Quad (rocket)

From Wikipedia, the free encyclopedia
Jump to: navigation, search
Pixel attempting level 1- white tanks are insulated and contain liquid oxygen, grey tanks contain ethanol

In rocketry, the Armadillo Aerospace Quad vehicle called Pixel is a computer controlled VTVL rocket that was used in 2006 to compete in the Lunar Lander Challenge.[1]

General description[edit]

The quad vehicle design is a pressure fed in blow-down[clarification needed] mode from an initial pressure of 320 psi for level 1 (400 psi level 2).[citation needed] The cold gas vernier engines are cross-fed by gas drawn from ullage space of the opposite tank. The vehicle was able to transfer propellant through connecting pipes between opposite tanks by controlling ullage pressures with the thrusters; this helps it balance, minimizing gas use. The main engine had two-axis thrust vectoring.[citation needed] The vehicle was fully computer controlled; with guidance from GPS and fiber optic gyros.

Specification[edit]

The specification for Pixel/Texel for level 1:[citation needed]

  • Width: ~1.9 m (~75 inches)
  • Height: ~1.9 m (~75 inches)
  • Dry Weight: 650 pounds
  • Gross Lift Off Weight (GLOW): ~1500 pounds (360 pounds ethanol, ~500 LOX)
  • Payload: 55 pounds
  • Engines: 1 (+ 4 cold gas attitude jets)
  • Thrust (sl): ~3000 pounds

Engine (XPC-06):[citation needed]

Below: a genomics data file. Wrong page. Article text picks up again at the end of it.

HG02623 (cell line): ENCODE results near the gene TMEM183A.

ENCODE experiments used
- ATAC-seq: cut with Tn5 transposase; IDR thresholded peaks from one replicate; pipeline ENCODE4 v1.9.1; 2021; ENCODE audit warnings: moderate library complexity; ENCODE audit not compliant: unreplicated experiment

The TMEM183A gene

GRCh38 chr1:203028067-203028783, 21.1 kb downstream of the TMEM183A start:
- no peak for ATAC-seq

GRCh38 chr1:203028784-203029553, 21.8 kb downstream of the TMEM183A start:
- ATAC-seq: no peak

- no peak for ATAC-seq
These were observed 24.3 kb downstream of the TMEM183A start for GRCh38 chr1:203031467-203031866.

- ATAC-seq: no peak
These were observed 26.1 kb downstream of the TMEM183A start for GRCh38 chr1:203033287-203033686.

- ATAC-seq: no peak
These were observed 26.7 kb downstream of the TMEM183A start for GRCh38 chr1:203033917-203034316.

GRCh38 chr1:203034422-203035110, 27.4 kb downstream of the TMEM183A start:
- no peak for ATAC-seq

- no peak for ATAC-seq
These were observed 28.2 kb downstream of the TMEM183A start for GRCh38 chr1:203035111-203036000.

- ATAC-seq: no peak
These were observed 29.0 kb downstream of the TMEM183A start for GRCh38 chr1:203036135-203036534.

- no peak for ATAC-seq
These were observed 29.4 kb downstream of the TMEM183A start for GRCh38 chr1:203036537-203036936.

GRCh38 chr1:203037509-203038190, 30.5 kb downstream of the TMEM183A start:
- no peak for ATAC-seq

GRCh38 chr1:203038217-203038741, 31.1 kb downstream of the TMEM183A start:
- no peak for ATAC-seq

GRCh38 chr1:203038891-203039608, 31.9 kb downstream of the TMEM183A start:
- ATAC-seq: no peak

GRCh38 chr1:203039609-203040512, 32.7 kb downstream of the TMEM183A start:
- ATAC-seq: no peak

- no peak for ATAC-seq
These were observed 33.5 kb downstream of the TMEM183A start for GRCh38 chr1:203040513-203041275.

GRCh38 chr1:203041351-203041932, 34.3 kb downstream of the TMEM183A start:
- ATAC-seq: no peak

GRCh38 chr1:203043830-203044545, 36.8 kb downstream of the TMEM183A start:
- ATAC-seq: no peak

• Thrust: ~3000 pounds (throttleable to 25%)
  • Chamber Pressure: 300 psi
  • Nozzle Area Ratio: 2:1
  • Isp (sl): ~140-~200 seconds (low-high throttle)
  • Length: 0.51 m (20 inches)
  • Diameter: 0.2 m (8 inches)
  • Chamber: carbon fiber reinforced graphite built by Cesaroni aerospace
  • Burn Time: >100 seconds, expected >180 for level 2, with approximately double the propellant mass.

Purchase by NASA[edit]

On 8 March 2010, Matthew Ross Of Armadillo Aerospace confirmed that Pixel had been converted to methane/LOX propellant and sold to NASA as part of the Project M (NASA) testbed for the Autonomous Landing Hazard Avoidance Technology (ALHAT) LIDAR range finding system under development by Jet Propulsion Laboratory (JPL).[2]

See also[edit]

References[edit]

  1. ^ Young, Kelly (October 13, 2006). "Mock lunar landers to go head-to-head in X Prize Cup". New Scientist. Retrieved 2013-01-04. 
  2. ^ "At NASA, a Quiet Quest to Send a Humanoid Robot to the Moon". New York Times. 1 November 2010. Retrieved 4 January 2013.